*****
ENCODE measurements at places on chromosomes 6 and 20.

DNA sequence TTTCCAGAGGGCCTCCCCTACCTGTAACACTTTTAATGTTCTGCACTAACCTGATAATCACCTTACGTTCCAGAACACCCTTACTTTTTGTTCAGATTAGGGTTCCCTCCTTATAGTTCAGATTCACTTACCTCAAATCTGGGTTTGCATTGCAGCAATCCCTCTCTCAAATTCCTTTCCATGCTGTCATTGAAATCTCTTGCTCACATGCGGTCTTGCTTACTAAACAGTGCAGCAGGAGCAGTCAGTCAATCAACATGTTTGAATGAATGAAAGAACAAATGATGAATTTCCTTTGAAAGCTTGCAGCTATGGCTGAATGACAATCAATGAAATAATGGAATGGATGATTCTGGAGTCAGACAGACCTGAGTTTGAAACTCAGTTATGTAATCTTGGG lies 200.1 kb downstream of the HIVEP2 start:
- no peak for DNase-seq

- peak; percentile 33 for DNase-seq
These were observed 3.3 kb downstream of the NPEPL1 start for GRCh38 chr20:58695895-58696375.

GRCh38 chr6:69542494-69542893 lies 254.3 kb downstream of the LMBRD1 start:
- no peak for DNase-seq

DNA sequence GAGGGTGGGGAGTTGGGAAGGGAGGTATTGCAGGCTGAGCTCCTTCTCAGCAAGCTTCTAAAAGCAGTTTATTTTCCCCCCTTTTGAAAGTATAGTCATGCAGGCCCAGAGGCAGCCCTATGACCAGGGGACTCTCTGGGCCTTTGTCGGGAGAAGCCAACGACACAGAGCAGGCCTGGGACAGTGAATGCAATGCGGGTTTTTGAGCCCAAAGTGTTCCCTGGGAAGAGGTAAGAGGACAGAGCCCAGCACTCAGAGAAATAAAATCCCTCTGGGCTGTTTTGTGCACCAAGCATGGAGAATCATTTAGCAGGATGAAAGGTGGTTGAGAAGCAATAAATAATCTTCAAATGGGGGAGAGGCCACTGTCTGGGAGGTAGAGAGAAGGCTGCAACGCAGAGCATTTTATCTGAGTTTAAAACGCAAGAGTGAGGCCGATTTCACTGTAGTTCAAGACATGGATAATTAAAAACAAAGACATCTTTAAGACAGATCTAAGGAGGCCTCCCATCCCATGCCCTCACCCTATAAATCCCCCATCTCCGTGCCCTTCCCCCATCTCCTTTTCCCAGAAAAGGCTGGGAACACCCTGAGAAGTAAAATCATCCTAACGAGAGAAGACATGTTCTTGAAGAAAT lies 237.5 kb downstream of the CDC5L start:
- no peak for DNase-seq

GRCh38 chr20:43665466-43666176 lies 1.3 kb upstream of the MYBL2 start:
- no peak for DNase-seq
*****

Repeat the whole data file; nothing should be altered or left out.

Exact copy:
ENCODE measurements at places on chromosomes 6 and 20.

DNA sequence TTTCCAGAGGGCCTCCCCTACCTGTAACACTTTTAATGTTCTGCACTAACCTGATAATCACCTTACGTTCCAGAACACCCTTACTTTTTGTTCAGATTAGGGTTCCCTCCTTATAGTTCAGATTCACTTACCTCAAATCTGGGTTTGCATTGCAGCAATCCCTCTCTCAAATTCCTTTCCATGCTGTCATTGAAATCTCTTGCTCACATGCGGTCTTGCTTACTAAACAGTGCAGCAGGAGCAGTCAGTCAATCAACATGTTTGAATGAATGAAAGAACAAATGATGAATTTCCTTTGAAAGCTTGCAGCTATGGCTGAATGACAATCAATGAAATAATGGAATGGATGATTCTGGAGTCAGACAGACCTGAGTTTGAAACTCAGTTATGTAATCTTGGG lies 200.1 kb downstream of the HIVEP2 start:
- no peak for DNase-seq

- peak; percentile 33 for DNase-seq
These were observed 3.3 kb downstream of the NPEPL1 start for GRCh38 chr20:58695895-58696375.

GRCh38 chr6:69542494-69542893 lies 254.3 kb downstream of the LMBRD1 start:
- no peak for DNase-seq

DNA sequence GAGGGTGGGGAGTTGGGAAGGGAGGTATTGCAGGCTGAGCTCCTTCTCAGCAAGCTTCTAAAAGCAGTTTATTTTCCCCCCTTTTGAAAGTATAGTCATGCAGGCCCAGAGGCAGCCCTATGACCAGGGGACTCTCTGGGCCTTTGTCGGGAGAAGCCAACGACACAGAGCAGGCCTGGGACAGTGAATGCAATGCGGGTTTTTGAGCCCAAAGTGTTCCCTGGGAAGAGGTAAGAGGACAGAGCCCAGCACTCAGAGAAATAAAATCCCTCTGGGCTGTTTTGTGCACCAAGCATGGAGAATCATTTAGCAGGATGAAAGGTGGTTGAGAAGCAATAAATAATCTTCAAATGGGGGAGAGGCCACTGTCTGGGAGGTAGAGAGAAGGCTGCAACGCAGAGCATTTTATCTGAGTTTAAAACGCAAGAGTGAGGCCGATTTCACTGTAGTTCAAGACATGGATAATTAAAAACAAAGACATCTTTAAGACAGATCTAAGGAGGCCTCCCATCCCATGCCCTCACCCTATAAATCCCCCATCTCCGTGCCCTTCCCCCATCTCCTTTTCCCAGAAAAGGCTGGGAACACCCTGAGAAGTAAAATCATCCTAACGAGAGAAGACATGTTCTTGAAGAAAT lies 237.5 kb downstream of the CDC5L start:
- no peak for DNase-seq

GRCh38 chr20:43665466-43666176 lies 1.3 kb upstream of the MYBL2 start:
- no peak for DNase-seq